Discounted accommodation in Riga
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main destination guide riga, latvia

    We are glad to invite you to the capital of the Republic of Latvia. Due to most rapidly developing economics of the region during last 10 years, Riga has emerged into a cosmopolitan capital. Gleaming renovated buildings and huge business centers create a modern megapolis look. But city is still cozy and homelike with narrow and twisted streets of the Medieval Old Town and the new bars and cafes that seem to be opening everywhere. It's not surprising that Riga has become famous as the 'Paris of the North'. The city is well known for its architectural and cultural values and developed infrastructure. A lot of cultural events are happening in its theaters, concert halls, art-galleries and museums. And it's also the Latvia's largest center of education and science. This is confirmed by a large number of international exhibitions, scientific conferences and seminars that take place in Riga every year.

    Riga is already the de facto Baltic business capital and one of the main economic centers of the region. The city's cross-roads location between Western Europe and huge Eastern markets has always been one of Riga's attractions for business activities. When in the 14-15th centuries Riga became one of the most important trade centers of the Hanseatic League, the city was granted special rights to transport goods along the Daugava further to the East. Nowadays, Riga is also an important transport junction. The main elements that make this city a transit center are the harbor of Riga, Riga international airport and developed railway and road networks. The historically developed transportation infrastructure has facilitated Riga's evolution as the major industrial and business center in the Baltic region.

    The focus of tourist attention is firmly on the Old Town, which comes down to the banks of the Daugava River like a maze of twisted cobble streets, beautiful buildings, churches and impressive squares. Across Bastekalns Park lies the New Town, the commercial and business heart of the city, with its broad avenues and grid-like layout. And further down the river the city's port is located.

    The Baltic Sea is just over 12km (seven miles) away but Riga's weather is not as harsh as many people imagine. Spring and summer days are often blessed with balmy daytime temperatures and long hours of daylight. When the sun shines, the city's numerous parks fill up, tables spill out of cafes and citizens laze along the city canals in rowing boats. And this gives more Mediterranean than eastern European look to this beautiful city.

    The Latvian capital is an amazing place for tourism, vacations and for business visits as well.



    In the Late Iron Age the lower reaches of the Daugava River were rather densely populated by Baltic tribes. Owing to the favorable geographical position - a convenient natural port on the Riga River bank and at the trade crossroads - the settlement of Riga in the 12th century became an economic center of the area. According to the chronicles, the monk Meinhard built a monastery there in the year of 1190. German merchants established a community in Riga in 1158. Bishop Albert of Livonia transferred his seat there in 1201 and founded the Livonian Brothers of the Sword, or Livonian Knights order. This was a German military religious order whose mission was to spread Christianity over the Baltic region. The knights also established a trading station in Riga.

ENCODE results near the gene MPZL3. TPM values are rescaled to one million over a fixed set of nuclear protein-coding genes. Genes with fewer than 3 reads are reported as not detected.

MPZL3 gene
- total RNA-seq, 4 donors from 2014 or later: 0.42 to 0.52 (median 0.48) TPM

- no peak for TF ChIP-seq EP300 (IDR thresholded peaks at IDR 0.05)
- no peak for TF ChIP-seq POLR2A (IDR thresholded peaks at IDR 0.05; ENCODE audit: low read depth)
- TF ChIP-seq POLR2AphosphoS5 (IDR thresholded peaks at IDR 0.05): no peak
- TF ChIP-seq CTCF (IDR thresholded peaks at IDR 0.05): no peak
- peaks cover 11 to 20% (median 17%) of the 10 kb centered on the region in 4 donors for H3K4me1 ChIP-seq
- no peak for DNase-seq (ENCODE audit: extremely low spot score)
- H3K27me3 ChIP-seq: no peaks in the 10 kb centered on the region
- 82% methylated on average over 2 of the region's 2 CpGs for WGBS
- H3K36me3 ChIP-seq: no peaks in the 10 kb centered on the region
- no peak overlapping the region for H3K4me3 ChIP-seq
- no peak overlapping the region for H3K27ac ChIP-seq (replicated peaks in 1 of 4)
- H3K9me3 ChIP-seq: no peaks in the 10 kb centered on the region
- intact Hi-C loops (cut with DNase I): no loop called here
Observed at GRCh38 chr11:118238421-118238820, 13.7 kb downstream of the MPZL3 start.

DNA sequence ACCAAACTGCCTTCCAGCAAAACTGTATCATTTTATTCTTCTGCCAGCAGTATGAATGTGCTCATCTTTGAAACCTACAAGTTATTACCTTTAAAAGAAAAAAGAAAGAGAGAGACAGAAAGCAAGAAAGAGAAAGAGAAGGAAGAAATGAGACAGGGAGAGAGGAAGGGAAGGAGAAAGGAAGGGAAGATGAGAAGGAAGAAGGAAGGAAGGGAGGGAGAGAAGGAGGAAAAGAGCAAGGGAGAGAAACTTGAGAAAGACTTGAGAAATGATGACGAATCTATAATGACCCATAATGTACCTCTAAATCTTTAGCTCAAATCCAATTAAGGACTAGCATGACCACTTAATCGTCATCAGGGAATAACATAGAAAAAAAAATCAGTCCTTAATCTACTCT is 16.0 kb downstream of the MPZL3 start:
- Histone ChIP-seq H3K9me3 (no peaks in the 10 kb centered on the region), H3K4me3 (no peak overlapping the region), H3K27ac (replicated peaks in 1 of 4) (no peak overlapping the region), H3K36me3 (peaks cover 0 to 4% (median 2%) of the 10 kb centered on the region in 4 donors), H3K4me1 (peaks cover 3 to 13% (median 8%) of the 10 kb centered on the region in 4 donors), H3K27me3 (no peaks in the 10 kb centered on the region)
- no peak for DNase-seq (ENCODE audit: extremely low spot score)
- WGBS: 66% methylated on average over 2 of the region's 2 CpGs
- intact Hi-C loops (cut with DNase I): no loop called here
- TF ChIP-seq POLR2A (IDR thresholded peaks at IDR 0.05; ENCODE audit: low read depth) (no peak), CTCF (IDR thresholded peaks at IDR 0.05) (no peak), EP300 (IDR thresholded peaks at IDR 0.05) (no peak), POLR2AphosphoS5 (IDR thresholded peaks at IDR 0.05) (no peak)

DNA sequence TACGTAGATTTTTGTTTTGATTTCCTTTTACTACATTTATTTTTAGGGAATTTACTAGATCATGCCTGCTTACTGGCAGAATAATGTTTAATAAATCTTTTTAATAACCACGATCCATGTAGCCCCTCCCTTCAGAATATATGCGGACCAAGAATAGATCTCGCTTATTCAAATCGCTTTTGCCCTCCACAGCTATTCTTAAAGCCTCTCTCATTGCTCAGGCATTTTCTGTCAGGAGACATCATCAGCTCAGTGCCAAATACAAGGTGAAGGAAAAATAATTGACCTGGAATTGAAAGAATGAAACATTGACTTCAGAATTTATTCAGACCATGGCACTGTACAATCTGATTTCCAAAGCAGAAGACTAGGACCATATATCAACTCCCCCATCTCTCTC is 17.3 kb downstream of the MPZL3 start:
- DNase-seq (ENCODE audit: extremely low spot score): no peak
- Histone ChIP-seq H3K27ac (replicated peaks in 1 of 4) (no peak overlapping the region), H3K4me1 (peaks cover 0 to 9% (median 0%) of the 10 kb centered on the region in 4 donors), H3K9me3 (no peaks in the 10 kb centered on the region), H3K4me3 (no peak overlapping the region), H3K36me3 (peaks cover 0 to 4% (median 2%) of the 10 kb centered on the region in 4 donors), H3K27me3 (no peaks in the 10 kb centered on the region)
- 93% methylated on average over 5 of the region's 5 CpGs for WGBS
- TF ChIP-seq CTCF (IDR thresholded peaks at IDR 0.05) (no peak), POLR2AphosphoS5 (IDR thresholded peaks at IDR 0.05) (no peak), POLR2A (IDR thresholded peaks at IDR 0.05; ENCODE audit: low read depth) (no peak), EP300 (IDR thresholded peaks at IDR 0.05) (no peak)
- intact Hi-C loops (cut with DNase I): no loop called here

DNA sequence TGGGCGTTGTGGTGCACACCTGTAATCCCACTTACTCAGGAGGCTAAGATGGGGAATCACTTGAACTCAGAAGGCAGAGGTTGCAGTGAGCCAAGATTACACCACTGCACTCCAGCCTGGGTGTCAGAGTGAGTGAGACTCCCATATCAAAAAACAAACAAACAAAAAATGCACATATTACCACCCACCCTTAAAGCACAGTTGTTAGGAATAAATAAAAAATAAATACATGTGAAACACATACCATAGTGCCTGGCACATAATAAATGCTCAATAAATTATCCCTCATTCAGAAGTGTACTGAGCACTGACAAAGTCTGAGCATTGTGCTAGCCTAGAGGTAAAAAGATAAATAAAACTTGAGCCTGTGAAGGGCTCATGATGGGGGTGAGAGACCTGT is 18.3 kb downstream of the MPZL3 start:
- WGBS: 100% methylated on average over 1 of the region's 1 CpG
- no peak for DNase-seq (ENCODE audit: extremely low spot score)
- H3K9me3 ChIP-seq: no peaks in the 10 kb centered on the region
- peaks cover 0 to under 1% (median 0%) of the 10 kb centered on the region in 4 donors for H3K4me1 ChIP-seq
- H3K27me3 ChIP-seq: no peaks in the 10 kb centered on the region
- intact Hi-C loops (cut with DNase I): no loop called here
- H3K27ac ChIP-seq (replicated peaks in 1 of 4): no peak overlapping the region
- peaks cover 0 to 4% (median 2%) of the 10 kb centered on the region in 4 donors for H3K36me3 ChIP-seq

In the 13th century, Riga becomes not only the Bishop's residence (the Archbishop's residence since 1255), but also an important trade centre - the biggest Hanseatic town in Eastern Baltics with the corresponding economic and social structure. However, the interaction of the local peoples (ancient Latvians, Livs) and the western and eastern cultures gave rise to a special cultural environment. While belonging to the domain of the Livonian Knights, Riga maintained a semi-independent existence under its archbishops and German merchants, and controlled a large part of Livonia.

    Riga's acceptance of the Reformation in 1522 definitively ended the power of the archbishops in the city. After the dissolution of the Livonian Order in 1561, Riga was briefly independent and then passed (1581) to Poland, despite attempts of Russian Tsar Ivan IV to seize it. Polish efforts to reintroduce Catholicism made the capture by Sweden in 1621 a welcome event for the Protestant citizens. The Swedes granted self-government to the city.

    The rest of Swedish Livonia was captured by Russian Emperor Peter the Great during the Northern War. In the 17th century, Riga's commercial importance declined a little bit. It revived in the 18th century and particularly with the construction of the railroads in the 19th century. The city became second only to St. Petersburg as Russia's leading port and was the center of Europe's timber trade.

    A leading Russian industrial center from the second half of the 19th century, Riga had the third largest number of industrial workers (after Moscow and St. Petersburg) by the 1890s. The city was a stronghold of the Russian Social Democratic party and played an important role in the Revolution of 1905. German troops occupied Riga in 1917. After World War I, the independence of Latvia was proclaimed in Riga, which became the new country's capital.

    When Latvia was incorporated into the USSR in 1940, Riga was made the capital of the Latvian SSR. During Second World War the city was occupied by the German nazi troops, from whom it was retaken by the Soviet army. Riga again became the capital of independent Latvia in September of 1991.

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